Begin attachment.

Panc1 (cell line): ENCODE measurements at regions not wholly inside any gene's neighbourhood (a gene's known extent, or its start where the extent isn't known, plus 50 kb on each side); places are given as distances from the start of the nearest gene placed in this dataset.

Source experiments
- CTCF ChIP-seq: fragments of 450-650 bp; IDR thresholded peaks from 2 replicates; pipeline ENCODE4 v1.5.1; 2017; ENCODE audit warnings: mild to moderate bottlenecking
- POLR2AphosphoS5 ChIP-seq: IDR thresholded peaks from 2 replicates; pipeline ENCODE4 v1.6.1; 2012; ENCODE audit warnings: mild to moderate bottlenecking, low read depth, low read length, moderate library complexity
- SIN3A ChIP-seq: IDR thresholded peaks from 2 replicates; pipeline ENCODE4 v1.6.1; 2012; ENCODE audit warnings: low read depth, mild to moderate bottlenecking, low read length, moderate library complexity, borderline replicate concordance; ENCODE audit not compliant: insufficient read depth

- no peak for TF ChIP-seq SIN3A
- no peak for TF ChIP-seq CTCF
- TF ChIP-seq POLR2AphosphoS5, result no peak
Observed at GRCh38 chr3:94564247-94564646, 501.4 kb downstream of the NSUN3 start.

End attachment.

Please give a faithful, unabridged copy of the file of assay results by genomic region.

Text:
Panc1 (cell line): ENCODE measurements at regions not wholly inside any gene's neighbourhood (a gene's known extent, or its start where the extent isn't known, plus 50 kb on each side); places are given as distances from the start of the nearest gene placed in this dataset.

Source experiments
- CTCF ChIP-seq: fragments of 450-650 bp; IDR thresholded peaks from 2 replicates; pipeline ENCODE4 v1.5.1; 2017; ENCODE audit warnings: mild to moderate bottlenecking
- POLR2AphosphoS5 ChIP-seq: IDR thresholded peaks from 2 replicates; pipeline ENCODE4 v1.6.1; 2012; ENCODE audit warnings: mild to moderate bottlenecking, low read depth, low read length, moderate library complexity
- SIN3A ChIP-seq: IDR thresholded peaks from 2 replicates; pipeline ENCODE4 v1.6.1; 2012; ENCODE audit warnings: low read depth, mild to moderate bottlenecking, low read length, moderate library complexity, borderline replicate concordance; ENCODE audit not compliant: insufficient read depth

- no peak for TF ChIP-seq SIN3A
- no peak for TF ChIP-seq CTCF
- TF ChIP-seq POLR2AphosphoS5, result no peak
Observed at GRCh38 chr3:94564247-94564646, 501.4 kb downstream of the NSUN3 start.